Literary Analysis: Romeo and Juliet

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Metaphors are a useful literary device that help enhance the readers interpretation of the author’s intent and they provide clarity to the context. Gullet’s love is being expressed through the use of multiple complex metaphors that intensify the comprehension of the ideas. On page 40 line 133 Juliet expresses her love for Romeo in multiple different metaphors ” My bounty is as boundless as the sea, My love as deep[… ]. ” This tells us how much Romeo means to Juliet, she is comparing her love for Romeo to the “boundless sea”; therefore, this means that Gullet’s love is infinite– like the orison, it goes on forever.

Also by Juliet using this certain metaphor she wanted Romeo to know that their love would be unfathomable, like not knowing how deep the sea is. The sea is also a great analogy because it represents many of the qualities of love: it has the tempestuous characteristics, the reassuring and calming qualities of the waves washing on the beach, the sea has treasure deep within it, like the heart has love deep within. When reading these metaphors it conjures up mental image in the readers mind, along with any other related experiences and personal knowledge providing the best understanding of the text.

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Another example is on page 68 lines 21-25 it is said that “Give me my Romeo; and when I shall die, take him and cut him out in little stars, and he will make the face of heaven so fine that all the world will be in love with night and pay no worship to the garish sun. ” Juliet fearful of death without her Romeo, desires his presence with her in heaven; furthermore, common knowledge says that heaven is out of our reach among the stars. Juliet is concerned about spending eternity alone, hence she cuts up Romeo to keep her company amidst the stars.

The heaven-lies are revered as the quintessential expression of cosmic beauty, but Romeos face will make it even more extravagant. Like the sun rising in the morning drawing the worlds attention, Romeos starlight will not only capture the gaze Of onlookers but their hearts as well. Romeos feelings are being captured through many intricate metaphors to describe the physical attributes of Juliet as well as his own desires for her. When Romeo is describing Juliet he says, 36 line 2-6, “It is the east, and Juliet is the sun! Arise , fair sun, and kill the envious moon, who is already sick and ale with grief. The sun is life and light, with its rising, Romeos hopes grow and his loneliness retreats with the darkness. He is comparing his fair Juliet to the rising sun, the sun is such a beautiful thing and comparing Juliet with such a highly worshiped object continues to keep the audience informed about his emotions. The sun lights up the whole world, as Juliet brings light to Romeos life; moreover, the sun is also the biggest star in the center of the solar system, as Juliet is the center of Romeos life. The sun rises in the morning, which starts day the for most everyone.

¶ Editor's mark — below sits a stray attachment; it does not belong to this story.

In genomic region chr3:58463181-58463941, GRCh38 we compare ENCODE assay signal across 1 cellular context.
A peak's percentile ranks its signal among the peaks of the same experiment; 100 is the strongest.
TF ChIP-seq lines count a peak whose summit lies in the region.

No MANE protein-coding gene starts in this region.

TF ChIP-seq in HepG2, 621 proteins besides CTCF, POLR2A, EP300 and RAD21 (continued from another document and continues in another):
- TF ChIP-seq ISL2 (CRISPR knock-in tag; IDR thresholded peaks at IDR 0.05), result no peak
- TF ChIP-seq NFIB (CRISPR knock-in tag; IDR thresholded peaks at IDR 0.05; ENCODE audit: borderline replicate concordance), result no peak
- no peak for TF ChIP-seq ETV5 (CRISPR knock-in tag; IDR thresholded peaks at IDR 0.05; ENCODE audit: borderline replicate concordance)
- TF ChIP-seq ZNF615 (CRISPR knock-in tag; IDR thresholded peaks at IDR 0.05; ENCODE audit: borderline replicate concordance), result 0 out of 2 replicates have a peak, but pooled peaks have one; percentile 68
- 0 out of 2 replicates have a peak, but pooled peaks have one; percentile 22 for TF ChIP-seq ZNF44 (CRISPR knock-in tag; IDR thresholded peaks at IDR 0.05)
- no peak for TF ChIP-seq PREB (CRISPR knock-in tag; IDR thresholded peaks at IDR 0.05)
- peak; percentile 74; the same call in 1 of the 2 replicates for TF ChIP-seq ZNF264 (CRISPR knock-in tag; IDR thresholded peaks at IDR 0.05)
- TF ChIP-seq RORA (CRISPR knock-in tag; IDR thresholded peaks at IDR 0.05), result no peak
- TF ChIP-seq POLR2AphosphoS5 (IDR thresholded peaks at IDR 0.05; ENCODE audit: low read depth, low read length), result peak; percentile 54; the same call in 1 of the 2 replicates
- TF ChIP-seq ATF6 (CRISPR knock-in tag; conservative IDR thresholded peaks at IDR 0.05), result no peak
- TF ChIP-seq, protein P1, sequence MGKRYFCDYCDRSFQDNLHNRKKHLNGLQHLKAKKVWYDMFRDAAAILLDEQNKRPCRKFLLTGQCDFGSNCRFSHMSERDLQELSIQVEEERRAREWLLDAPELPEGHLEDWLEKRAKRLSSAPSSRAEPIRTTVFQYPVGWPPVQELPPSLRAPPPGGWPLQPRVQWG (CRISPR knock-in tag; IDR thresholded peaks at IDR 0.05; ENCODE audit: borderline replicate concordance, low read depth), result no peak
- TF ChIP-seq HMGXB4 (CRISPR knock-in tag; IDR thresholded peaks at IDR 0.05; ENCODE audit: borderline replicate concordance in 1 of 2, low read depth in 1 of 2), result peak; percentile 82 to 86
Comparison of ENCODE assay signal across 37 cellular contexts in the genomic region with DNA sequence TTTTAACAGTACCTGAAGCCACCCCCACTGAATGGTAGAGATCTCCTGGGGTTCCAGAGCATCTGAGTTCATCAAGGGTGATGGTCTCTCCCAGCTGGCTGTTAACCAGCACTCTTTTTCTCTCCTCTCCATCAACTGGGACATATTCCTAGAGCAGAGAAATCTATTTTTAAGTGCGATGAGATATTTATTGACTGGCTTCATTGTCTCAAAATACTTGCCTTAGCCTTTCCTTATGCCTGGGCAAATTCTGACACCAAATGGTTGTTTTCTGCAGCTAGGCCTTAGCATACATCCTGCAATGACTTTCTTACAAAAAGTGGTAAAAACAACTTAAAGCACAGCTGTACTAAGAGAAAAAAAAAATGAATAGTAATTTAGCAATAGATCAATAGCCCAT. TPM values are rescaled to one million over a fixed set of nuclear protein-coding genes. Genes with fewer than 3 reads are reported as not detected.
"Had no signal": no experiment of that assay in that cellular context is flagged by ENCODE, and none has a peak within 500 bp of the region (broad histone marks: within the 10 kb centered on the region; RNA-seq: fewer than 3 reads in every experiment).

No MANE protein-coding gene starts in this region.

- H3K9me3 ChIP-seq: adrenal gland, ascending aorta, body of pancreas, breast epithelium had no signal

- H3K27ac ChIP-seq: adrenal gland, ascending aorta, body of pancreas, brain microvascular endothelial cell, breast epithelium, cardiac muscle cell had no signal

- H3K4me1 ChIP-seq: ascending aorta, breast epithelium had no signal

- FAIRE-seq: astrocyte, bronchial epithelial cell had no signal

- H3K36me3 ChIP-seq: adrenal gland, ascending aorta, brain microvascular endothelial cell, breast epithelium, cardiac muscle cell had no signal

Romeos morning begins with Gullet’s sun rays on his face and in his heart. When the sun rises it kills all of the darkness and the fear of the unknown; Consequently, Romeos sense of loss is dispelled in her presence. Juliet is being metaphorically compared with the sun, where fixating on it can be harmful yet one is compelled to stare nonetheless. Further evidence is shown on page 29 lines 46-50, “O, she doth teach the torches to burn bright! It seems she hangs upon the cheek of night As a rich jewel in an Ethiopia Ear-?Beauty too rich for use, for earth too dear! ”

Romeo informs us that Juliet burns brighter than that of the torches , metaphorically torches can not be taught to burn bright; even so, Juliet visage is beyond compare. Torches never being used in the day, tells us that she stands out amongst the darkness; all in all, the darkness being figuratively compared to all other women, and Romeo only sees her. She the jewel that stands out against the dark Ethiopia skin, drawing the attention of all who would behold her. She is simply to be admired and not tarnished by use. Juliet is too fine for the earth, belonging in the heavens amongst the angels.

Going anywhere besides earth would either be heaven or hell, in this case Romeo sees Juliet as a prized possession; furthermore, she belongs in the heavens with angels that are as great as she. Juliet is one of the heavenly bodies incarnate upon the earth, here only to be loved by Romeo. This helps us comprehend the unconditional love that Romeo feels for Juliet. With such intricate metaphors used throughout all of Shakespearean Romeo and Juliet it benefits the reader with constant evidence of the unique and extravagant love that the two main characters share.

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